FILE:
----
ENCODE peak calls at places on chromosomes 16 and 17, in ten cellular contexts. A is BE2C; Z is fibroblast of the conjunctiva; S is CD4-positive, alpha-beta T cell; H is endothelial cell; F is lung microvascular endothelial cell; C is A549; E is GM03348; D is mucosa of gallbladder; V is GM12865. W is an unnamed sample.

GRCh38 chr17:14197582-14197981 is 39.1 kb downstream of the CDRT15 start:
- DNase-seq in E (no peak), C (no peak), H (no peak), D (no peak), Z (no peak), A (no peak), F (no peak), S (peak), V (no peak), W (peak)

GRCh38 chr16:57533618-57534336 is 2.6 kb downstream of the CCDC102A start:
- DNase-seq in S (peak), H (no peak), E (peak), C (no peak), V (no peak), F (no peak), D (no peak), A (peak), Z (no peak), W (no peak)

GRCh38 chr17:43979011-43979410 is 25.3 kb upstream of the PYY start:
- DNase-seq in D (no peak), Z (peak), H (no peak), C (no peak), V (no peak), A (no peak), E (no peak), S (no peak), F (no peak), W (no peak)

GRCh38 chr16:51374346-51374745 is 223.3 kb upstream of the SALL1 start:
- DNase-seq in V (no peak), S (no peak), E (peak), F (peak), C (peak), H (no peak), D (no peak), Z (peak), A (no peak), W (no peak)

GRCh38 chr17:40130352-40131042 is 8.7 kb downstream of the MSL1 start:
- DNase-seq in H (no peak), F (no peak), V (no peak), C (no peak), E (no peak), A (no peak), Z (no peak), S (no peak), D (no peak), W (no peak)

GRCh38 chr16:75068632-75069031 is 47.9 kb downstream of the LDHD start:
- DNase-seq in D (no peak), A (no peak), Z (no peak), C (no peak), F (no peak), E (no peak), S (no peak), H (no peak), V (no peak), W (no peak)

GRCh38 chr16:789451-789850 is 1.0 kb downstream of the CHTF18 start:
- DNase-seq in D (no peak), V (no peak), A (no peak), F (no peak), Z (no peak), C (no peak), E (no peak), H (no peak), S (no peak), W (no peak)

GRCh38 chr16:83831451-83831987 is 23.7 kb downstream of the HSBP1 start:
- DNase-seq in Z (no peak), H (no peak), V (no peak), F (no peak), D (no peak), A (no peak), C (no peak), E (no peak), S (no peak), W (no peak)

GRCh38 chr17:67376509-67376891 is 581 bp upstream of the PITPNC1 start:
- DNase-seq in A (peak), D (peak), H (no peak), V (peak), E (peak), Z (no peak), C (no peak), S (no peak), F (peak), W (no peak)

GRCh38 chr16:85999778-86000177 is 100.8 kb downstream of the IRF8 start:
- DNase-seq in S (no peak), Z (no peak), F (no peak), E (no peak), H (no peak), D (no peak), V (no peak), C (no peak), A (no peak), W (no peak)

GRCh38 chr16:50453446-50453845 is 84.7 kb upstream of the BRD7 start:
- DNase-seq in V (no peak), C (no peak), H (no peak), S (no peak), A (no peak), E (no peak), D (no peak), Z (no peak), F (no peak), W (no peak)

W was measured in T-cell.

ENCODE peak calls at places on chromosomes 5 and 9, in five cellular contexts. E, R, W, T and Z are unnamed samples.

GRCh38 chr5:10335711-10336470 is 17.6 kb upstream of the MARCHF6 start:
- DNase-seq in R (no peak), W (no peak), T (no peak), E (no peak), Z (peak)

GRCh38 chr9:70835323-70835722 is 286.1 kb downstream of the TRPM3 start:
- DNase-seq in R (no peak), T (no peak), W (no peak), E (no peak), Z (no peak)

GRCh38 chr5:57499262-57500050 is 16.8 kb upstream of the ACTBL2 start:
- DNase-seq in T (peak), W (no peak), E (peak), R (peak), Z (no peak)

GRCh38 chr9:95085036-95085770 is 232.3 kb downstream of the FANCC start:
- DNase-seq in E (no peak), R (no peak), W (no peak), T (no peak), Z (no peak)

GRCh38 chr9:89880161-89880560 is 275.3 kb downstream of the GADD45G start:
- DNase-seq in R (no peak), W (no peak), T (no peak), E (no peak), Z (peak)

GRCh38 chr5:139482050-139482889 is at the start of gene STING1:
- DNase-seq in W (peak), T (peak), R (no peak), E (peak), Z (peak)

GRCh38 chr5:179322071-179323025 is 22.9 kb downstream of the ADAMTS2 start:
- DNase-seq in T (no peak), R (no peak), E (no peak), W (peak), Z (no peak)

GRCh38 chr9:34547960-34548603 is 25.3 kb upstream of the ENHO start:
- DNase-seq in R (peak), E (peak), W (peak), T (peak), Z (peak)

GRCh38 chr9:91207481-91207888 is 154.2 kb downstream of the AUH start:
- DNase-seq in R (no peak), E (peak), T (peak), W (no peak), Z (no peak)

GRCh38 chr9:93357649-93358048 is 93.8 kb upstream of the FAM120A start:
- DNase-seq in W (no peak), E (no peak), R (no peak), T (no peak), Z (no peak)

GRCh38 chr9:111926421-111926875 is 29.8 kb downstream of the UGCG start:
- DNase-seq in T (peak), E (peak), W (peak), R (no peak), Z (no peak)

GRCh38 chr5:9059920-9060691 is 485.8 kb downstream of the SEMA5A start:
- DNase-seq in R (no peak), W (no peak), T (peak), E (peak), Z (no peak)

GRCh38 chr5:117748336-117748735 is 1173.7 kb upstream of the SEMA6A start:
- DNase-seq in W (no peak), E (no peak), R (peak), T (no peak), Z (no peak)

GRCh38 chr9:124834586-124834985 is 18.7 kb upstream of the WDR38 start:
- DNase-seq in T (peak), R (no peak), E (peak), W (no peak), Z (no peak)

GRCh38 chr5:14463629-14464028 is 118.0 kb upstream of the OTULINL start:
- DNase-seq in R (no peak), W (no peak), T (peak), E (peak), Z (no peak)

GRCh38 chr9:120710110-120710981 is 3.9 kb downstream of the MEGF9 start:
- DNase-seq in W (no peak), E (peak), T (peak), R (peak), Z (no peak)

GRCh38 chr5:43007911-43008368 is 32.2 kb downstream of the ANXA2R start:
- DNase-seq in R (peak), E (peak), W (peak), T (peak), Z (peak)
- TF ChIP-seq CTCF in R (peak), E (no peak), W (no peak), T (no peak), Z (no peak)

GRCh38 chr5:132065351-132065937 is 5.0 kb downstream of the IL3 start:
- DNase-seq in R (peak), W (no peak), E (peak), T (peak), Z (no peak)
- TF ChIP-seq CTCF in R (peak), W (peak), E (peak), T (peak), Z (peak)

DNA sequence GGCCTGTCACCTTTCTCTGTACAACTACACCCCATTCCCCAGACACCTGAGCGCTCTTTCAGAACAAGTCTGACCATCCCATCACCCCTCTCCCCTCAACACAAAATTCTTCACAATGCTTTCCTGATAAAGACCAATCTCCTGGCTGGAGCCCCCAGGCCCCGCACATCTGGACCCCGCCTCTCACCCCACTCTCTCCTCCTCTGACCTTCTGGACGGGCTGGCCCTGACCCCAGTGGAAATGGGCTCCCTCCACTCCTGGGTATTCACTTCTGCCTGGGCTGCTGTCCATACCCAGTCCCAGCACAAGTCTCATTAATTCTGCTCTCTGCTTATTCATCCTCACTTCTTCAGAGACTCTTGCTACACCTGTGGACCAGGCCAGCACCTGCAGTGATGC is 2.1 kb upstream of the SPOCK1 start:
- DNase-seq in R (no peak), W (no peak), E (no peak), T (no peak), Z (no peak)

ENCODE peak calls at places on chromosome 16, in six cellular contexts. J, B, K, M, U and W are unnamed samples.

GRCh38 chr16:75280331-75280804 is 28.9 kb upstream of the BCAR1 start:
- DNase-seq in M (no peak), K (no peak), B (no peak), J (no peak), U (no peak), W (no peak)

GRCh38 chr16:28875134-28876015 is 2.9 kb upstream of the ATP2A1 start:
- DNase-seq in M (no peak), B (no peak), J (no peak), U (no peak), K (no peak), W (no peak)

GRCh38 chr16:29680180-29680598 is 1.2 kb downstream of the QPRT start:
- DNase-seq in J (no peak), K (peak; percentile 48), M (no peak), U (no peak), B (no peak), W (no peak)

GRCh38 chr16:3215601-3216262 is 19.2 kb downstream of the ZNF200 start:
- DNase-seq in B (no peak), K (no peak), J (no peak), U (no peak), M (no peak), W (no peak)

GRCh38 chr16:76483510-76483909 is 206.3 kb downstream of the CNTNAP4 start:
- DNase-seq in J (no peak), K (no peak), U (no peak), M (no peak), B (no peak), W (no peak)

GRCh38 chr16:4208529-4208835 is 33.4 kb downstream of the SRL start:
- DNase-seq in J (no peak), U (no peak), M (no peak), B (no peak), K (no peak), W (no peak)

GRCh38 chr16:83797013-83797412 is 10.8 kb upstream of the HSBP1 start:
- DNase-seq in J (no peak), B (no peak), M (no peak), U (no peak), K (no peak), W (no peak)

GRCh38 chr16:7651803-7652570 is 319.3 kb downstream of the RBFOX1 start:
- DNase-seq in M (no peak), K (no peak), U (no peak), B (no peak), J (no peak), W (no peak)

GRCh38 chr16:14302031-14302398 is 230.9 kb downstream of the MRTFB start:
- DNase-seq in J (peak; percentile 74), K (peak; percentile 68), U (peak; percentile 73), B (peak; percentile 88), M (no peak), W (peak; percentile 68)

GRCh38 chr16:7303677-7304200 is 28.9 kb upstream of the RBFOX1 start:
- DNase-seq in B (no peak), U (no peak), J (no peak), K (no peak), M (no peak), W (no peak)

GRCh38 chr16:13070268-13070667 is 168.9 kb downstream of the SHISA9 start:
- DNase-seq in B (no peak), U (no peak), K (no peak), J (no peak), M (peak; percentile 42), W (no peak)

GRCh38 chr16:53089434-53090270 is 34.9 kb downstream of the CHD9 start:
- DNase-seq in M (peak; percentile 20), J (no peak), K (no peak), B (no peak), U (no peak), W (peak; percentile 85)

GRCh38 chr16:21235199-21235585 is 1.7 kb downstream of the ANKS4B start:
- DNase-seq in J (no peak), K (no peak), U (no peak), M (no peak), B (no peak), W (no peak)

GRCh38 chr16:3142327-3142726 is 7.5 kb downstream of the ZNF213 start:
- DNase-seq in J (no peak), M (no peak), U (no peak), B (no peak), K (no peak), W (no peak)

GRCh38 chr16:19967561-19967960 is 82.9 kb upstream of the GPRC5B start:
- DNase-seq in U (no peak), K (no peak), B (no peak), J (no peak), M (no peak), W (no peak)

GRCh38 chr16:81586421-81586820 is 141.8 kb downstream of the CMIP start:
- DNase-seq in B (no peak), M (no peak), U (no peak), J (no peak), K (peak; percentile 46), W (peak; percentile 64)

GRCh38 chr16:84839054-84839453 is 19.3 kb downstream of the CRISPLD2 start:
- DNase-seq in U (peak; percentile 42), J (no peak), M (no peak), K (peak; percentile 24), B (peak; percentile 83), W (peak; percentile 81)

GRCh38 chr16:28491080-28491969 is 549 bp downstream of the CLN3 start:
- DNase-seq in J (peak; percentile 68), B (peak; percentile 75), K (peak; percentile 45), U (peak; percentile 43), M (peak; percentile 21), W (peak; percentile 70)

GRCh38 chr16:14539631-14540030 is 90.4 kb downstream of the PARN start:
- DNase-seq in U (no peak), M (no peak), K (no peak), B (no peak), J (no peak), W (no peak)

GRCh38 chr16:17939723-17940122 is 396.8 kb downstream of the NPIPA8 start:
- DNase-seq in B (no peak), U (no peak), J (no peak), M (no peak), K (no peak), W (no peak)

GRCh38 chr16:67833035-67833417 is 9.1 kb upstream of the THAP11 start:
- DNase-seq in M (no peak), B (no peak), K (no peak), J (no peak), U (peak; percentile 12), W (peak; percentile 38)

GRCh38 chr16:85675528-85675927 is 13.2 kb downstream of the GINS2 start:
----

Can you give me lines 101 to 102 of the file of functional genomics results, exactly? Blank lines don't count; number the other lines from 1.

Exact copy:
GRCh38 chr16:28491080-28491969 is 549 bp downstream of the CLN3 start:
- DNase-seq in J (peak; percentile 68), B (peak; percentile 75), K (peak; percentile 45), U (peak; percentile 43), M (peak; percentile 21), W (peak; percentile 70)